Although the term ‘graphic design’ has only been around since the 1920s, the art form itself has been an important part of visual communication for thousands of years. We can see early examples of graphic design in ancient manuscripts and even prehistoric cave paintings.

Today, the graphic design industry spans many different disciplines and specialisations. It’s an exciting field that’s perpetually evolving, but its adaptive nature can make it a little confusing for a newcomer to understand exactly what graphic design is and what types of work professionals do.

What is graphic design in simple terms?

Graphic design is the practice of composing and arranging the visual elements of a project. Designing the layout of a magazine, creating a poster for a theatre performance, and designing packaging for a product are all examples of graphic design.

In fact, almost everyone today practices some form of graphic design in their daily life — whether it’s adding text to an image for social media or colour-coding a spreadsheet for work. Basically, if you’re creating visual content, you’re practicing some form of graphic design.

What is the main purpose of graphic design?

The objective of graphic design is to convey or enhance a message.

Good graphic art streamlines communication. Just picture a spreadsheet with data analytics. A graphic designer might use different colours to highlight which metrics are rising and which are dropping, thus making it easier for the viewer to quickly understand what’s going well and what needs to be adjusted.

Well, executed graphic design can also elicit an emotional response from the viewer or even motivate them to take action. The ‘sign up’ page on a website, for example, is typically designed to entice visitors to join an email list or start a free trial. Meanwhile, food packaging design aims to make the food inside seem more appealing to eat.

In this blog we will cover Nine Types of Graphic Design

Here are Three of the nine of the most common types of graphic design to help you get your creative juices flowing.

1. Brand Design

Brand design is the practice of setting guidelines and best practices for a company to use across all branded materials to ensure a consistent brand identity. Brand designers help communicate the personality, tone, and core messaging of a company, so this work involves a lot of strategy.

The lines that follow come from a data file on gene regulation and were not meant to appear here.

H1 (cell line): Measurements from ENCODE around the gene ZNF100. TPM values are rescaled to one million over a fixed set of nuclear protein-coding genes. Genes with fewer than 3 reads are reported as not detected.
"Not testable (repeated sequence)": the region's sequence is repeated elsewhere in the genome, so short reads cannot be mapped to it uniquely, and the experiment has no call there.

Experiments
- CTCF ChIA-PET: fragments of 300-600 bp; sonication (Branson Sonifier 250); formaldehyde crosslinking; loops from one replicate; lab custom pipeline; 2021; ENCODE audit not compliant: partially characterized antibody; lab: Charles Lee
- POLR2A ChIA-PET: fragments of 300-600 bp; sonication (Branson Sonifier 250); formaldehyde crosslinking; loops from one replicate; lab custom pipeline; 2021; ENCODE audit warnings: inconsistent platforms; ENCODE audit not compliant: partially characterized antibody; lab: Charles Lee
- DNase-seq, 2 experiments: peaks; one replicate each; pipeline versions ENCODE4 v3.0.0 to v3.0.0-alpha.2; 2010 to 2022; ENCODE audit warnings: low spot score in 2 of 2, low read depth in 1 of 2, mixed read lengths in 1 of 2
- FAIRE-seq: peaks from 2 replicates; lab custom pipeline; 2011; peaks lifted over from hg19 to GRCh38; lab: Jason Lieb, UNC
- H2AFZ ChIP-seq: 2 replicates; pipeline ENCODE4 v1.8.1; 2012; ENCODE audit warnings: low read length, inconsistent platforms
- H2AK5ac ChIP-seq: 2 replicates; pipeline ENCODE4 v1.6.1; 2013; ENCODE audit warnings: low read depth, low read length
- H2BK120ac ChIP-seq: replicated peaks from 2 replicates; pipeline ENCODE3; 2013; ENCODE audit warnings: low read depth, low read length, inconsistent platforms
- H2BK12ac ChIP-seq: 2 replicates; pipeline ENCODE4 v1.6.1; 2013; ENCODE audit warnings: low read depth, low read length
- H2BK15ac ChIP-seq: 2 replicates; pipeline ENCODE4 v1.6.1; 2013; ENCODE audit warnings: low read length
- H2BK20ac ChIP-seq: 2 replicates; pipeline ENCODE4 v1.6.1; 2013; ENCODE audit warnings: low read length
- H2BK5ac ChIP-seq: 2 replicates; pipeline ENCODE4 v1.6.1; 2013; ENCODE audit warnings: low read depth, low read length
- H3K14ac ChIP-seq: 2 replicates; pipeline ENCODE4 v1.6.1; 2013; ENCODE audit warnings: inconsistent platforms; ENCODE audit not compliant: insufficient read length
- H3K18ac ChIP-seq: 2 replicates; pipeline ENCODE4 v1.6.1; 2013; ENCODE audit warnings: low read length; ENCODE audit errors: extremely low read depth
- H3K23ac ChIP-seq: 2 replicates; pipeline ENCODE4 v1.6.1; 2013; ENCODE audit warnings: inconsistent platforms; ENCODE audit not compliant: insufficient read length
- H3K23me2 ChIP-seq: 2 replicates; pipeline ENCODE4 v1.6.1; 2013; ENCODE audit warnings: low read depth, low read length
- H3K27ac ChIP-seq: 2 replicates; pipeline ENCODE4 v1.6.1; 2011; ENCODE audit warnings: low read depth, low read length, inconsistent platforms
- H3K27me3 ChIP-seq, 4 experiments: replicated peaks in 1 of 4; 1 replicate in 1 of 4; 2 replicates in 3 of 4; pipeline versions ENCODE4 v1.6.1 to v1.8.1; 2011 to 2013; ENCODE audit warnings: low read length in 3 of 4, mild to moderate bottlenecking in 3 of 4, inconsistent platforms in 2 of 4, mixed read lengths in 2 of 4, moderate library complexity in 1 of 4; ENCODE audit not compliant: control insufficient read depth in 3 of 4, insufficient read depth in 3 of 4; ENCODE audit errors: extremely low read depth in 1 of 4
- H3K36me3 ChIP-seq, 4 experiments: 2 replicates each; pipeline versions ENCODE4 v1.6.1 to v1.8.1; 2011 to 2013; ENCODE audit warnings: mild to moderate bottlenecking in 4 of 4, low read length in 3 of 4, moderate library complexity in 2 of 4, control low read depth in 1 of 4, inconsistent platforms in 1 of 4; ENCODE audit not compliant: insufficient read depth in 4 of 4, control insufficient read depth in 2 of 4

Brand design work includes but is not limited to:

  • Designing logos and setting clear guidelines for how they’re to be used
  • Designing letterhead, icons, and various illustrations
  • Selecting brand colours and setting clear guidelines for their usage
  • Creating or selecting fonts and typography guidelines
  • Creating templates that follow the brand guidelines and can be used by marketing, growth, and other teams
  • Packaging design and graphics for product design

Good brand designers should have an understanding of marketing design, web design, logo design, and many other aspects of graphic design because the decisions they make will affect all subsequent design projects for that brand.

Brand design is evolving at a particularly fast pace. Because as technology develops, brands are always looking for new ways to engage with their target audience — which means their brand design needs to support new and shifting channels. 

Designers often find themselves creating or adapting brand design for new and emerging platforms

2. Marketing Design

Marketing design is graphic design for marketing initiatives. Marketing designers may work on small projects, such as the layout of a promotional email, or large multi-faceted projects, such as designing hand-outs, and print materials for trade shows. 

Marketing designers may work on visual design for:

  • emails
  • newsletters
  • billboards and other signage
  • posters
  • print ads
  • trade show booths
  • physical mailers
  • website assets

Marketing design and brand design do share some commonalities, but where brand designers look to set the overall guidelines and messaging for a brand, marketing designers typically focus on communicating a specific message for a single campaign or even a single type of asset or platform

If we think of this in terms of fashion, marketing designers would likely work on at least four separate campaigns throughout the year — winter, spring, summer, fall — which would all need to adhere to overall the brand design guidelines.

3. Web Design

Many graphic artists work on visual elements that will be used on a website.

Designing a great website is a multidisciplinary undertaking because websites are interactive, rather than fixed assets like a brochure or a magazine. You need graphic design skills as well as experience with user experience (UX) and user interface (UI) design which is why many websites are designed by teams of multiple professionals with complementary skill sets. 

Web designers may work on projects including:

  • Creating icons and buttons
  • Creating images, illustrations, and other graphics
  • Designing web page layouts
  • Creating various interactive design elements on a website
  • Creating videos and gifs
  • Helping ensure visual elements are optimized for all devices (desktop, mobile, etc.)
  • Working with web development, UX, UI, and marketing design teams to improve overall experience for site visitors

Of course, plenty of graphic designers are also web designers with knowledge of UX design principles and have created beautiful websites and mobile apps without the support of a large team. And thanks to no-code platforms, designers can create stunning interactive websites without needing extensive knowledge of coding.